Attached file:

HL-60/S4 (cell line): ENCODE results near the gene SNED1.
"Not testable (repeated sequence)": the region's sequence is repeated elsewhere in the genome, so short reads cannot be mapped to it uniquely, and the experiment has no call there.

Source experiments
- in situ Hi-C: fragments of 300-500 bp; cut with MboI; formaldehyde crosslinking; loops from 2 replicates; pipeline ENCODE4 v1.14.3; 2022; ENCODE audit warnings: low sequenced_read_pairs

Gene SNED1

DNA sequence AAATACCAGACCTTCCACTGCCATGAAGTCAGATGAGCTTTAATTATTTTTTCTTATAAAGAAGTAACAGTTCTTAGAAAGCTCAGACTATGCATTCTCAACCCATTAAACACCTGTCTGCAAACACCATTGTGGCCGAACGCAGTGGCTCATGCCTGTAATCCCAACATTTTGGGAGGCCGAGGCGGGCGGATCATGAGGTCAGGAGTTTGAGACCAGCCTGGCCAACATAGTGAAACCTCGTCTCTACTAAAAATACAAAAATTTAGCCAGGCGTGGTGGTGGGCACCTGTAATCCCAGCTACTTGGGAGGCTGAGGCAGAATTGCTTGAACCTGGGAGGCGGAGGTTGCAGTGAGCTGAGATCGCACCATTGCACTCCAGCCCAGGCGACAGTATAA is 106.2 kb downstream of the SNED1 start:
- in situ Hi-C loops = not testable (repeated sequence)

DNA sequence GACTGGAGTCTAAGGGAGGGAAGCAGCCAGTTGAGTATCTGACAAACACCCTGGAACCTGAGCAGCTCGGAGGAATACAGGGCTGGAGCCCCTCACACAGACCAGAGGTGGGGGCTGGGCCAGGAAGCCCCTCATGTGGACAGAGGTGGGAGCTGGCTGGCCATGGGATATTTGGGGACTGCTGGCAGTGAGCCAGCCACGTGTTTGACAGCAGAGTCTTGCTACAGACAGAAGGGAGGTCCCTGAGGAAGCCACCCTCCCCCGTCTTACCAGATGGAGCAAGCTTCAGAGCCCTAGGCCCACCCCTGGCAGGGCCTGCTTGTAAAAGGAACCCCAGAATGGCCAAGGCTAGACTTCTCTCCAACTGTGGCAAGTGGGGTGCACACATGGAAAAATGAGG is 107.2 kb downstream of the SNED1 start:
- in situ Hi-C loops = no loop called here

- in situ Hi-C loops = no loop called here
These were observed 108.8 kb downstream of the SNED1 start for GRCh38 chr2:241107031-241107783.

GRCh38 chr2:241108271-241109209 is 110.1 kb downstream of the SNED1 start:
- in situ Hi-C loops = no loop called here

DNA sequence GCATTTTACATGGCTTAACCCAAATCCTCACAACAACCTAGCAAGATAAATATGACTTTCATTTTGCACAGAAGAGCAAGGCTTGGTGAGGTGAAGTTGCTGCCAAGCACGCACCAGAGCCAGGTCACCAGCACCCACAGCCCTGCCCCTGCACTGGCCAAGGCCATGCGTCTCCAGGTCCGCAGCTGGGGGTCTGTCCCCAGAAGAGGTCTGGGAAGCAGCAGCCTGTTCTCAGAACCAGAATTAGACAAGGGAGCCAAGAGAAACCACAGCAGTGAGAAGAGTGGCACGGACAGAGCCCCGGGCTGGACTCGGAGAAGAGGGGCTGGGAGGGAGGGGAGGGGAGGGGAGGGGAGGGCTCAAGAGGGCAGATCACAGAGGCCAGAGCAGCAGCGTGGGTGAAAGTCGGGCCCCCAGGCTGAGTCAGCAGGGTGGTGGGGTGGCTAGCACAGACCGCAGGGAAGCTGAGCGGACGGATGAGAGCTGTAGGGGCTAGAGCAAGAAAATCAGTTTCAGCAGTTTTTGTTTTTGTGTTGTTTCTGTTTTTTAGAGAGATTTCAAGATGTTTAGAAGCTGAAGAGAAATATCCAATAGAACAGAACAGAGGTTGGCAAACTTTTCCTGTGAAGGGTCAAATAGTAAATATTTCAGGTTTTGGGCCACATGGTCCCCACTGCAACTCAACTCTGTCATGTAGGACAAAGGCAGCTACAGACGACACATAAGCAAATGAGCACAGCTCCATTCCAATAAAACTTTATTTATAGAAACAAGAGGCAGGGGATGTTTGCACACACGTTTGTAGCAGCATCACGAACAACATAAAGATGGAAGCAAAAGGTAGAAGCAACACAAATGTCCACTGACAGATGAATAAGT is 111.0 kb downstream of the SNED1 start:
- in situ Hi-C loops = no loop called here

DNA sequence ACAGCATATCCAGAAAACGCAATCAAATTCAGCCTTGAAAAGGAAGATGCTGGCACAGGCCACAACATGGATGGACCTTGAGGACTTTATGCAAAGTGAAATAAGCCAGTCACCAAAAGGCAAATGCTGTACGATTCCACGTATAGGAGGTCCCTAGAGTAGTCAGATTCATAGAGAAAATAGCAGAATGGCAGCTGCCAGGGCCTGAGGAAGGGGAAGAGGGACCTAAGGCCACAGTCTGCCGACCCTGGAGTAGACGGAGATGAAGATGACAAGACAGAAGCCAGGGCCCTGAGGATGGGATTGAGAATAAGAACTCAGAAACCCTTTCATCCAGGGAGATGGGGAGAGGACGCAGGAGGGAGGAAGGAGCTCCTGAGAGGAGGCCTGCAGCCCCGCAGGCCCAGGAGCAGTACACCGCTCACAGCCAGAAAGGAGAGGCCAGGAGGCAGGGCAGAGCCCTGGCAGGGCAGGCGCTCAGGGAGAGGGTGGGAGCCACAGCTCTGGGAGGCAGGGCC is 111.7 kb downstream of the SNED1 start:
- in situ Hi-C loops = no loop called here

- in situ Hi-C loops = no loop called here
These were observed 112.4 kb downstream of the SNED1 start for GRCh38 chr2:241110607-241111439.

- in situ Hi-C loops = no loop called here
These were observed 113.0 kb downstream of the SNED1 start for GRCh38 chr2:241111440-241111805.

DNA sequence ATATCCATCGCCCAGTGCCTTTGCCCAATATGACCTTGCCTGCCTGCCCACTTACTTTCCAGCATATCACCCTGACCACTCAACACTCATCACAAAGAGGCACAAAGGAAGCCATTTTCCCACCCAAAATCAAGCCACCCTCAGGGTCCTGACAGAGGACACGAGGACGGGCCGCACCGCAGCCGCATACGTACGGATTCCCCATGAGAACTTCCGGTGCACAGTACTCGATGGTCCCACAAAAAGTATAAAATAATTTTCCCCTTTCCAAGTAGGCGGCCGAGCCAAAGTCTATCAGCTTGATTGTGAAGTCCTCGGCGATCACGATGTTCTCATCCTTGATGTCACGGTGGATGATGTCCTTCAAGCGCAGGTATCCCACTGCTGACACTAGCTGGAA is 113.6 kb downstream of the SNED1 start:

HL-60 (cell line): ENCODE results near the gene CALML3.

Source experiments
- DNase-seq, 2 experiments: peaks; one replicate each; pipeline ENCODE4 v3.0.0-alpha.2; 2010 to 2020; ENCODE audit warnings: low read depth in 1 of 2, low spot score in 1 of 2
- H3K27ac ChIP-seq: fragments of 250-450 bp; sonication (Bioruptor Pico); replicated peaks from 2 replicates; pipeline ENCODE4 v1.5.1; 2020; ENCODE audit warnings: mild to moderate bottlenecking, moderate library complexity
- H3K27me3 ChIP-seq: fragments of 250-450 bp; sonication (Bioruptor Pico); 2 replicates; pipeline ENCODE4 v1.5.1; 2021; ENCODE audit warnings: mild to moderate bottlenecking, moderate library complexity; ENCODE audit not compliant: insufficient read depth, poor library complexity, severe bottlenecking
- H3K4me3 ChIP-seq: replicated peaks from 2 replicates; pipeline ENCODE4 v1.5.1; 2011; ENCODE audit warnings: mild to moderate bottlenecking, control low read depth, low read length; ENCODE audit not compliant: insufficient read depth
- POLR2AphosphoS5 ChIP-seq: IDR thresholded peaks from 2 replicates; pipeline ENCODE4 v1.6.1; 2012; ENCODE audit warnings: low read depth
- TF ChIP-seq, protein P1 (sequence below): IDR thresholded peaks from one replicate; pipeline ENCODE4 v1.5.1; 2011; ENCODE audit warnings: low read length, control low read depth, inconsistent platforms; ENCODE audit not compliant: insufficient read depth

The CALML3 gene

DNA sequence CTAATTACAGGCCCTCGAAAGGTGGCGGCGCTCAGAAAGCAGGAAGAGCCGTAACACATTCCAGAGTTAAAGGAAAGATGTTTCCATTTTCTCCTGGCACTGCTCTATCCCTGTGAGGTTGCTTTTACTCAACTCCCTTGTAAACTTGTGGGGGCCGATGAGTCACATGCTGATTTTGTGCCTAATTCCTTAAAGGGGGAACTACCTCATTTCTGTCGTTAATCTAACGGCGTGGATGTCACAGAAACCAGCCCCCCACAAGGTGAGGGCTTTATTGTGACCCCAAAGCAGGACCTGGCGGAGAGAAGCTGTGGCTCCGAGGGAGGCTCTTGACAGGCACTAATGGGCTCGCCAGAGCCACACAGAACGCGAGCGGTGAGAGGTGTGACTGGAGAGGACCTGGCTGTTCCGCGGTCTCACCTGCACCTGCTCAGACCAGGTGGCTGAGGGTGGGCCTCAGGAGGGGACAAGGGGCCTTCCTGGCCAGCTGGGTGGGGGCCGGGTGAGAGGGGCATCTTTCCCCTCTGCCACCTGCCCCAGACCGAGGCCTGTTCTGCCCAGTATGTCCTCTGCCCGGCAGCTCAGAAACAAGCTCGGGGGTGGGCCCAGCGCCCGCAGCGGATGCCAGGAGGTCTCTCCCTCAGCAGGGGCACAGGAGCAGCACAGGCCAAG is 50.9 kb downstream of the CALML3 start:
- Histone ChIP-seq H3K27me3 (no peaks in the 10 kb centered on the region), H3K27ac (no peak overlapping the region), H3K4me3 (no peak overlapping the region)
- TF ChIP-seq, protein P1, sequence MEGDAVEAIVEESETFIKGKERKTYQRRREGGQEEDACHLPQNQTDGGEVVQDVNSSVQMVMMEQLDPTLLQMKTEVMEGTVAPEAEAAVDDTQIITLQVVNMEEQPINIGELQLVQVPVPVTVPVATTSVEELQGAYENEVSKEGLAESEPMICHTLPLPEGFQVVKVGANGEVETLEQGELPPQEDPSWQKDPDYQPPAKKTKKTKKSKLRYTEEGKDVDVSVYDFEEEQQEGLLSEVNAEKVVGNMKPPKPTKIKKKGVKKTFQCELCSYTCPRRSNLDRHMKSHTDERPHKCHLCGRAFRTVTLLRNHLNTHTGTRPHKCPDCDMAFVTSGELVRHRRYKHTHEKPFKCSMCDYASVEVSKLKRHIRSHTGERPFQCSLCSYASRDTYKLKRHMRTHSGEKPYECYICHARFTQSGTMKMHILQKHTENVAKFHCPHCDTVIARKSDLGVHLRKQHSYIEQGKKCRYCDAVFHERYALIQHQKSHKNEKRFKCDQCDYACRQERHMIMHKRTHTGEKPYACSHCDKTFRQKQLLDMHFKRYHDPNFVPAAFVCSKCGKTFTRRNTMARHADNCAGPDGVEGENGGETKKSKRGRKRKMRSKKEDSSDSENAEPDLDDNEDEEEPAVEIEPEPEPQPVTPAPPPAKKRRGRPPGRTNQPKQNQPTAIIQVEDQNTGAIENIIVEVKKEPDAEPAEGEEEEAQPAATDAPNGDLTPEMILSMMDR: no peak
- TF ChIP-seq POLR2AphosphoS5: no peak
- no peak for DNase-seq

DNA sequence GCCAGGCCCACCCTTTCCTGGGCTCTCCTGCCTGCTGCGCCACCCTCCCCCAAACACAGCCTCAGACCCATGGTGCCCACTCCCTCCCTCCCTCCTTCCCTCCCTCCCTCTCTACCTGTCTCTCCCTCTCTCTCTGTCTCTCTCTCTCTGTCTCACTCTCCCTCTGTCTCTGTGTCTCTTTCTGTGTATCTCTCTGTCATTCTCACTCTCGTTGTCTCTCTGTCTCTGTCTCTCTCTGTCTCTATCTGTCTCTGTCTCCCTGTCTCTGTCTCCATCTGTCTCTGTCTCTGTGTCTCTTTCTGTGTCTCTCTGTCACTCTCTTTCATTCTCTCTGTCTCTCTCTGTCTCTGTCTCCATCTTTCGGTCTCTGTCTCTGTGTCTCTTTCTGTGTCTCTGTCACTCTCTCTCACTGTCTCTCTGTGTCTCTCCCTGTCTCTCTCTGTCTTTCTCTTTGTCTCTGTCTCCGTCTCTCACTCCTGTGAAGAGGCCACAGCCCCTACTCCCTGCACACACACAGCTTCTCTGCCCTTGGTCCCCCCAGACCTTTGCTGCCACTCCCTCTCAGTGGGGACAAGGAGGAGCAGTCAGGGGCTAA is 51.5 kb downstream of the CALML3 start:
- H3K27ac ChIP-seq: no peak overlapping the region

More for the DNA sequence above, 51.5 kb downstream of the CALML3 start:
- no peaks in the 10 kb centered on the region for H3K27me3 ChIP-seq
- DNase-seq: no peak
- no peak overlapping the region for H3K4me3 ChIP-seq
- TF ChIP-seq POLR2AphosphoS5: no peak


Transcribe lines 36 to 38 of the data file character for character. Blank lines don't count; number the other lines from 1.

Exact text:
- no peak for DNase-seq

DNA sequence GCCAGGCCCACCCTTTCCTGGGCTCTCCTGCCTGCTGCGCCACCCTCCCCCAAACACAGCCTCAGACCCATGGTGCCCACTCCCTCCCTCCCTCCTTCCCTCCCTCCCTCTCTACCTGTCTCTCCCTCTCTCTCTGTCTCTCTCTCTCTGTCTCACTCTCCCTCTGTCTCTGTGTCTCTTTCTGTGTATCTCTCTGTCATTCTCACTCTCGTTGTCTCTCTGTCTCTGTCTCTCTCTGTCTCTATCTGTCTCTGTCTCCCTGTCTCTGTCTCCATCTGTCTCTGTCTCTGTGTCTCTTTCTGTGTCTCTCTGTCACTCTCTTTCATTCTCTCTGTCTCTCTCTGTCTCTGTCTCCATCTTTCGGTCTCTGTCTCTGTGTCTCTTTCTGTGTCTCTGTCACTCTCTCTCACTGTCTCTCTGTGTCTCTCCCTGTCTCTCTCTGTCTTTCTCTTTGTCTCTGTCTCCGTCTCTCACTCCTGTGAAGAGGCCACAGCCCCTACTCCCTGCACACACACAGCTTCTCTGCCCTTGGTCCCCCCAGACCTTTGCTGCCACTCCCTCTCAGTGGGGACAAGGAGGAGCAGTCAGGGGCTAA is 51.5 kb downstream of the CALML3 start:
- H3K27ac ChIP-seq: no peak overlapping the region